Some drugs specifically target testosterone as a way of treating certain conditions. For example, finasteride inhibits the conversion of testosterone into dihydrotestosterone (DHT), a metabolite which is more potent than testosterone. By lowering the levels of dihydrotestosterone, finasteride may be used for various conditions associated with androgens, such as benign prostatic hyperplasia (BPH) and androgenetic alopecia (male-pattern baldness).

Adverse effects
Exogenous testosterone supplementation comes with a number of health risks. Fluoxymesterone and methyltestosterone are synthetic derivatives of testosterone. In 2006 it was reported that women taking Estratest, a combination pill including estrogen and methyltestosterone, were at considerably heightened risk of breast cancer.

Athletic use
Testosterone may be administered to an athlete in order to improve performance, and is considered to be a form of doping in most sports. There are several application methods for testosterone, including intramuscular injections, transdermal gels and patches, and implantable pellets.

Anabolic steroids (of which testosterone is one) have also been taken to enhance muscle development, strength, or endurance. They do so directly by increasing the muscles' protein synthesis. In result muscle fibers become larger and repair faster than the average person. After a series of scandals and publicity in the 1980s (such as Ben Johnson's improved performance at the 1988 Summer Olympics), prohibitions of anabolic steroid use were renewed or strengthened by many sports organizations. Testosterone and other anabolic steroids were designated a "controlled substance" by the United States Congress in 1990, with the Anabolic Steroid Control Act.

Changes during aging
Testosterone levels decline gradually with age in human beings. The clinical significance of this decrease is debated (see andropause). There is disagreement about if and when to treat aging men with testosterone replacement therapy. The American Society of Andrology's position is that testosterone therapy "is indicated when both clinical symptoms and signs suggestive of androgen deficiency and decreased testosterone levels are present". The American Association of Clinical Endocrinologists says "Hypogonadism is defined as a free testosterone level that is below the lower limit of normal for young adult control subjects. Previously, age-related decreases in free testosterone were once accepted as normal. Currently, they are not considered normal....Patients with low-normal to subnormal range testosterone levels warrant a clinical trial of testosterone."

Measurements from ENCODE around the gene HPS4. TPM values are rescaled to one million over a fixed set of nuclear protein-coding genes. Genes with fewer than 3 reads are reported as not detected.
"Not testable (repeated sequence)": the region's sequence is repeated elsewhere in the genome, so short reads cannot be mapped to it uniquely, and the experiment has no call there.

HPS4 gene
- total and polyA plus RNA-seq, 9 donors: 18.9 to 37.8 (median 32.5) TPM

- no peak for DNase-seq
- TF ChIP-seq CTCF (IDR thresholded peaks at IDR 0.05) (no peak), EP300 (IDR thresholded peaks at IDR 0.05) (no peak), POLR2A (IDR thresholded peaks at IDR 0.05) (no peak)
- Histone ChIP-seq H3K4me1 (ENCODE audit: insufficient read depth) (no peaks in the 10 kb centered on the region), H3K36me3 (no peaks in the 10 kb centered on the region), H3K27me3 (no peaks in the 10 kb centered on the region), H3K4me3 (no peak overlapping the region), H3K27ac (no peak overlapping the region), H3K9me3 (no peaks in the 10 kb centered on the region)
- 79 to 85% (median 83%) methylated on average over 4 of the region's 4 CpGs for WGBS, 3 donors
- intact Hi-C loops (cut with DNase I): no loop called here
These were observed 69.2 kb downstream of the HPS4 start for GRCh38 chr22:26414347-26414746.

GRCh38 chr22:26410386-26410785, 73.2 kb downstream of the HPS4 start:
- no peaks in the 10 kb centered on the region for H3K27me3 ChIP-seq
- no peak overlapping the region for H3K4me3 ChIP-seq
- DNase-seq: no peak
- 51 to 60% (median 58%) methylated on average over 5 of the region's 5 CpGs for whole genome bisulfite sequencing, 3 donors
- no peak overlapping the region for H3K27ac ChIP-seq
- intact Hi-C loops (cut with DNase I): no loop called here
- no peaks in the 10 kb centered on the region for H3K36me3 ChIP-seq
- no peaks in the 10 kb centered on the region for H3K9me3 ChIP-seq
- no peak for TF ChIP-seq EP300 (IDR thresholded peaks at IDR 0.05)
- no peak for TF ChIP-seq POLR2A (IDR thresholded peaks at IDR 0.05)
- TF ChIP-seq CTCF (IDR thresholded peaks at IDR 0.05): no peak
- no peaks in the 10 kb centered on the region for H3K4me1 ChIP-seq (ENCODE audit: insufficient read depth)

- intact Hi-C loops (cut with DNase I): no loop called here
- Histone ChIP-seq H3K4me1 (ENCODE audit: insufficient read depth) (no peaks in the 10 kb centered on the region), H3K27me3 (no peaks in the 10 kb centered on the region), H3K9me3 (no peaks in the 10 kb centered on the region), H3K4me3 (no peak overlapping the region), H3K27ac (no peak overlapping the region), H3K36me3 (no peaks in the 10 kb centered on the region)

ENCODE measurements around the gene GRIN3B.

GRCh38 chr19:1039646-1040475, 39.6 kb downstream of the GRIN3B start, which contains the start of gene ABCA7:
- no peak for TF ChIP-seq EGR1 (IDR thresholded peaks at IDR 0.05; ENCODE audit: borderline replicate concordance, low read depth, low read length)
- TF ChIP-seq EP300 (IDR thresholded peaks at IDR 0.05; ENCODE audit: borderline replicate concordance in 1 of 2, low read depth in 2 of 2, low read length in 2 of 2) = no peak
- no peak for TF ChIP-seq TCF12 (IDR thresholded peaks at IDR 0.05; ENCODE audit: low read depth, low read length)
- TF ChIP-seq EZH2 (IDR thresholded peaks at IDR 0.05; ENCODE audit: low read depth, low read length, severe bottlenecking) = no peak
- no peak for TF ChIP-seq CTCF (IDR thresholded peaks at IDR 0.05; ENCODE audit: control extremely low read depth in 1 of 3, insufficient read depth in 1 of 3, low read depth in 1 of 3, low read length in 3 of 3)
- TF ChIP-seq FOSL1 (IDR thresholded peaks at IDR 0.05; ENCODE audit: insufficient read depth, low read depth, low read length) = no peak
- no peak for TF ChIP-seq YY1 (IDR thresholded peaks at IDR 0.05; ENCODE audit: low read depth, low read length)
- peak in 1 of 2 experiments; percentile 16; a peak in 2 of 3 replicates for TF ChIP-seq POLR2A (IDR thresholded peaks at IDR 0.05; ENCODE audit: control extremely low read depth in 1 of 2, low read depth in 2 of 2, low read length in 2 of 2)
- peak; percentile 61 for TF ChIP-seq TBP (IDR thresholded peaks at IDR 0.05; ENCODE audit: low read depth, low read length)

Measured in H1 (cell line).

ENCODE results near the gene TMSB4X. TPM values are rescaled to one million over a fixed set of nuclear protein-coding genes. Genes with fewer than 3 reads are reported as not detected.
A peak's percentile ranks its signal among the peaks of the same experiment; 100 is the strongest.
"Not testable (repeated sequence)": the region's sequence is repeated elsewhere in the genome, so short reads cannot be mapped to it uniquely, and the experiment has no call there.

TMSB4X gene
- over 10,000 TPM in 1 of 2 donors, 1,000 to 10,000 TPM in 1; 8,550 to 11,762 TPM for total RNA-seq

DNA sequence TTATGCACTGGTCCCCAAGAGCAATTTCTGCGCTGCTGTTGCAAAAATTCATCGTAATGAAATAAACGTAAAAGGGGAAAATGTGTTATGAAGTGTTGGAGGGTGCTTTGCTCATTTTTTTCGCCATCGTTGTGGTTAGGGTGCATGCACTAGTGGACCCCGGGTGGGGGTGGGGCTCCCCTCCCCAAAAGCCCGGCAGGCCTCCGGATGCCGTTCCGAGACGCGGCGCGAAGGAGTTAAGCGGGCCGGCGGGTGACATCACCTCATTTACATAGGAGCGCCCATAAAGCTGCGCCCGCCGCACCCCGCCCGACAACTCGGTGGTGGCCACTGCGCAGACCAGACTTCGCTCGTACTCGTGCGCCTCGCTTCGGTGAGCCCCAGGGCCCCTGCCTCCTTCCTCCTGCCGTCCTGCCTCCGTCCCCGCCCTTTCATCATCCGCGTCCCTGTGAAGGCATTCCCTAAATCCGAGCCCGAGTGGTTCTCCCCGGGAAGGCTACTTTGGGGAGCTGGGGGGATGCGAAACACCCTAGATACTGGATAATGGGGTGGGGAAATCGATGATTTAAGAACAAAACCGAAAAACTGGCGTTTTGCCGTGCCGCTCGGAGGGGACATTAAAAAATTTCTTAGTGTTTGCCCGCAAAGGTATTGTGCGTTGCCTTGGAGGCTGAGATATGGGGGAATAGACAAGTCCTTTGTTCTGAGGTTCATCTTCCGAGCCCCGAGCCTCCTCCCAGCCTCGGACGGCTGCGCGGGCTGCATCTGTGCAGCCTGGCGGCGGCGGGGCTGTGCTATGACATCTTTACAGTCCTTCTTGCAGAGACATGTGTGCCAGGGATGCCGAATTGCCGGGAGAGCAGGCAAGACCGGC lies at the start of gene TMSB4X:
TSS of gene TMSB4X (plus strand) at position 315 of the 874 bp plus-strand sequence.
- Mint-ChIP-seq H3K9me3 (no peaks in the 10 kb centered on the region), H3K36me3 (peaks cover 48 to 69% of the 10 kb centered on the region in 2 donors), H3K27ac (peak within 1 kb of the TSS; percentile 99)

There isn't total agreement on the threshold of testosterone value below which a man would be considered hypogonadal. (Currently there are no standards as to when to treat women.) Testosterone can be measured as "free" (that is, bioavailable and unbound) or more commonly, "total" (including the percentage which is chemically bound and unavailable). In the United States, male total testosterone levels below 200 to 300 ng/dl from a morning sample are generally considered low. However these numbers are typically not age-adjusted, but based on an average of a test group which includes elderly males with low testosterone levels. Therefore a value of 300 ng/dl might be normal for a 65 year old male, but not normal for a 30 year old. Identification of inadequate testosterone in an aging male by symptoms alone can be difficult. The signs and symptoms are non-specific, and might be confused with normal aging characteristics, such as loss of muscle mass and bone density, decreased physical endurance, decreased memory ability and loss of libido.

Replacement therapy can take the form of injectable depots, transdermal patches and gels, subcutaneous pellets and oral therapy. Adverse effects of testosterone supplementation include minor side effects such as acne and oily skin, and more significant complications such as increased hematocrit, exacerbation of sleep apnea and acceleration of pre-existing prostate cancer growth. Exogenous testosterone also causes suppression of spermatogenesis and can lead to infertility. It is recommended that physicians screen for prostate cancer with a digital rectal exam and PSA (prostate specific antigen) level prior to initiating therapy, and monitor hematocrit and PSA levels closely during therapy.

Large scale trials to assess the efficiency and long-term safety of testosterone are still lacking. Many caution against embracing testosterone replacement therapy because of lessons from the female hormone replacement therapy trials, where initially promising results were later refuted by larger studies. Still, testosterone replacement therapies in women to treat/prevent osteoporosis have yet to show the risks now shown with estrogen replacement therapies.